Involuntary muscle spasms or myoclonic twitching can happen at any time and occur anywhere in the body, including the hands. Though these spasms often occur for only a few moments, it’s not unusual for them to last minutes to hours.

Along with uncontrollable movements, hand twitching may also be accompanied by symptoms such as:

  • pain
  • burning or tingling in the fingers
  • numbness
  • shaking

Twitching is common and often no cause for concern. That being said, there is a chance that twitching may be an indication of a more serious disease or condition.

1. Caffeine

Too much caffeine can cause bodily twitching, including in the hands. Caffeine contains stimulants that can cause muscle contractions.

If you notice your hands begin to twitch after having your morning coffee or drinking an energy drink, consider switching to a decaffeinated beverage.

2. Dehydration

Dehydration affects muscle function. Not drinking enough water can cause your muscles to cramp and can also cause your muscles to spasm and contract involuntarily. If dehydrated, you may also experience:

3. Muscle cramps

Muscle cramps are often caused by overexertion and strenuous activity. This can cause your muscles to tighten or contract, resulting in twitching and sometimes pain. Though they can affect any part of the body, muscle cramps are common in your:

  • hands
  • hamstrings
  • quadriceps
  • calves
  • feet
  • Carpal tunnel syndrome occurs when the median nerve is compressed as it passes into your hand. It can be triggered by a number of factors, including:
  • use of repetitive hand motion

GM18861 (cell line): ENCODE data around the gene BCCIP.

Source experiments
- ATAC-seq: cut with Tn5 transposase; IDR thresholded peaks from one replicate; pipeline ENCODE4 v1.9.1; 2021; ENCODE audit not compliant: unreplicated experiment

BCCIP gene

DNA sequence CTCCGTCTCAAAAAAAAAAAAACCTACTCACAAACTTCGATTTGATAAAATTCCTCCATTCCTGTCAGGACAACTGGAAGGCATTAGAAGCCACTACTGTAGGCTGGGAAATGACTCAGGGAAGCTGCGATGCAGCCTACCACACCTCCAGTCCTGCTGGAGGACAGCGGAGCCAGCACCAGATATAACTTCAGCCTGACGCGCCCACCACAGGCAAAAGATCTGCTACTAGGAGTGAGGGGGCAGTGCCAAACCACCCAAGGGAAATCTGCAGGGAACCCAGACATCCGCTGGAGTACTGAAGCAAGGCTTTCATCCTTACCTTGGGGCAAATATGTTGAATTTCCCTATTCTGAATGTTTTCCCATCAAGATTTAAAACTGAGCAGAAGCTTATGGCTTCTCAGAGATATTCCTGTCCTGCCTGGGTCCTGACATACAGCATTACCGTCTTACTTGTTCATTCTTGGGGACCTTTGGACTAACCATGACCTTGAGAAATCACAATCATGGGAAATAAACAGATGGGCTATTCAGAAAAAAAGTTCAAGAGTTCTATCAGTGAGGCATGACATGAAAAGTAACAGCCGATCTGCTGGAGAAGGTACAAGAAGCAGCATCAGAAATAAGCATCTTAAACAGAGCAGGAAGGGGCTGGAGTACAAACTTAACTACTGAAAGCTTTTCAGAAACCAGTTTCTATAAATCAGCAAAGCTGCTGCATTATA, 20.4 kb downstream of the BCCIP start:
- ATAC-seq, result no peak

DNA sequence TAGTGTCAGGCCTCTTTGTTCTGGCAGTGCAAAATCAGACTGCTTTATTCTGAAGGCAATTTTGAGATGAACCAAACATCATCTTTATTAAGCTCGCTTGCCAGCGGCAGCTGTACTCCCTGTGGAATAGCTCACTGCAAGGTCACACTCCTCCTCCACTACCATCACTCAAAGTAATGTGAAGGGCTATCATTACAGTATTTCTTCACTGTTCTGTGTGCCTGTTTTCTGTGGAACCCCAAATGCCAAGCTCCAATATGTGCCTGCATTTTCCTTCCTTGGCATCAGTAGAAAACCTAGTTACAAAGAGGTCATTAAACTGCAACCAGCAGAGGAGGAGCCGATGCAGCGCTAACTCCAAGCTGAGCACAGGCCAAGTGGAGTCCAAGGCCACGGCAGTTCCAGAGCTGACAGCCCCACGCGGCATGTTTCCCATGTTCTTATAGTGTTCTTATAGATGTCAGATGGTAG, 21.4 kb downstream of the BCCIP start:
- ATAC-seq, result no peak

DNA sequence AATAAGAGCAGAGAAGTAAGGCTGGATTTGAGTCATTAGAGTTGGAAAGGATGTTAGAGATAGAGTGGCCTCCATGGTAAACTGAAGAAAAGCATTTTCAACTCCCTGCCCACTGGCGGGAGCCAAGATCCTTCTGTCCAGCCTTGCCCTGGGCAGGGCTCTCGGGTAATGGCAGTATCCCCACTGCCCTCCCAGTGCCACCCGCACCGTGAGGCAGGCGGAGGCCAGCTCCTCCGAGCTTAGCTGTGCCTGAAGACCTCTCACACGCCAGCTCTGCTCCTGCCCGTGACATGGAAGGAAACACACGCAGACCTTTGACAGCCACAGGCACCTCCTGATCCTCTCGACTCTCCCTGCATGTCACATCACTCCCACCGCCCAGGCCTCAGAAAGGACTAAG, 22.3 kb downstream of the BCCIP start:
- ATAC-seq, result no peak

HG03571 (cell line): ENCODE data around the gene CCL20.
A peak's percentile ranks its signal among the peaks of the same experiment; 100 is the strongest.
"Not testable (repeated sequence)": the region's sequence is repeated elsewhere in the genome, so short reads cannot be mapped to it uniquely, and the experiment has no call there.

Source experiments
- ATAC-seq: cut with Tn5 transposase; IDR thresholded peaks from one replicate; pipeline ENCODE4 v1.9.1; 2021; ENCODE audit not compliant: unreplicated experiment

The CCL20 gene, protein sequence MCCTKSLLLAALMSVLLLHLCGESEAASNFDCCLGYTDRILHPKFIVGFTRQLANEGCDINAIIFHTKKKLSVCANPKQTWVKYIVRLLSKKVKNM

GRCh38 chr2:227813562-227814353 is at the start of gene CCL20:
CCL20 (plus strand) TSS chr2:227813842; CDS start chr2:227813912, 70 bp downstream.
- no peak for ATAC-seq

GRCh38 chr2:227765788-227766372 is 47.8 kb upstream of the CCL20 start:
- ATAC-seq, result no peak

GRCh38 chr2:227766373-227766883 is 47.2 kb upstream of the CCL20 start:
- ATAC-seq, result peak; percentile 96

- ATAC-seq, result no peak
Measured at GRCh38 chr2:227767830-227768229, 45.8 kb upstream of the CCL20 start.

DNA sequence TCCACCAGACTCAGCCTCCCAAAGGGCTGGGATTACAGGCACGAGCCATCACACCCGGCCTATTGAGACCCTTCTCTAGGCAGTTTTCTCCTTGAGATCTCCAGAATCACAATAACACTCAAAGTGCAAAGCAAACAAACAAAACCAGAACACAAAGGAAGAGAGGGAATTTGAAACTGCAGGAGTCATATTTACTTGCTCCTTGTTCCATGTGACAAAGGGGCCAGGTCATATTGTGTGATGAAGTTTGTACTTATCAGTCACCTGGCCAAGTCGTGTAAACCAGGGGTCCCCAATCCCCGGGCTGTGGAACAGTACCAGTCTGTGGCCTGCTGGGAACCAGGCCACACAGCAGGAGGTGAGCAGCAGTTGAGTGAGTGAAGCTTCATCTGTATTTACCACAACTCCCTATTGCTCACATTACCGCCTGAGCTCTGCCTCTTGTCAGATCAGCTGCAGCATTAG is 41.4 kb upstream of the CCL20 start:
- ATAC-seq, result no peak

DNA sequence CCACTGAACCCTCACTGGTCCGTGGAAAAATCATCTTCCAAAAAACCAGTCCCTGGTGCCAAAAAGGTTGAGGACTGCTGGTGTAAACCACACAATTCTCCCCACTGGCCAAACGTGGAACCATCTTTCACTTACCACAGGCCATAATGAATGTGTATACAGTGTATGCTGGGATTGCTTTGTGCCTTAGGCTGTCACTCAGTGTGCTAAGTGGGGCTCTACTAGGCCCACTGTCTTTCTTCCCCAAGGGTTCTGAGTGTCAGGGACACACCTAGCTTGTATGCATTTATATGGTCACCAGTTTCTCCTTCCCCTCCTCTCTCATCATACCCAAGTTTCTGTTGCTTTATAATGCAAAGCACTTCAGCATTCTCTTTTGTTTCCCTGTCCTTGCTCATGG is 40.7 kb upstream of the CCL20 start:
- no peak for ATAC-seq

• pregnancy
  • heredity
  • diabetes
  • rheumatoid arthritis

4. Carpal tunnel syndrome

Other than hand twitching, you may also experience symptoms including:

  • numbness or tingling in the hand or fingers
  • pain
  • shooting pain traveling up your forearm
  • weakness

Symptoms of carpal tunnel syndrome will worsen over time without proper treatment. If diagnosed early, doctors will often recommend nonsurgical options such as using a hand brace or taking medication. In more severe cases, surgery may be necessary.

5. Dystonia

Dystonia is a condition that causes repetitive and involuntary muscle contractions. It can affect the entire body or just one part, such as the hands. The spasms can range from mild to severe. They may cause complications including:

There is no cure for dystonia, but medical treatment and prescription drugs can improve symptoms and quality of life.

6. Huntington’s disease

Huntington’s disease causes progressive nerve cell degeneration in your brain. As a result, it may cause movement and cognitive disorders. Symptoms vary from one person to the next, but some of the more common symptoms include:

  • muscle contractions
  • involuntary jerking or twitching
  • poor balance
  • difficulty speaking
  • limited flexibility
  • uncontrollable outbursts
  • learning disabilities

There is no known cure for Huntington’s disease. However, prescribed medical treatment and therapy can help to improve quality of life while movement disorder symptoms are treated.

If your twitching worsens, rule out serious medical issues by seeking immediate medical attention. This is especially important if your twitching is accompanied by other symptoms such as:

  • hand weakness
  • numbness or loss of feeling
  • persistent pain
  • swelling
  • twitching spreading to your arms

Hand twitching is relatively common and often resolves without medical treatment. However, incessant twitching and pain may be an indication of a more serious issue.

If you begin to notice worsening symptoms, schedule a visit to your doctor to discuss a diagnosis as well as to ensure you receive the best treatment options, if needed.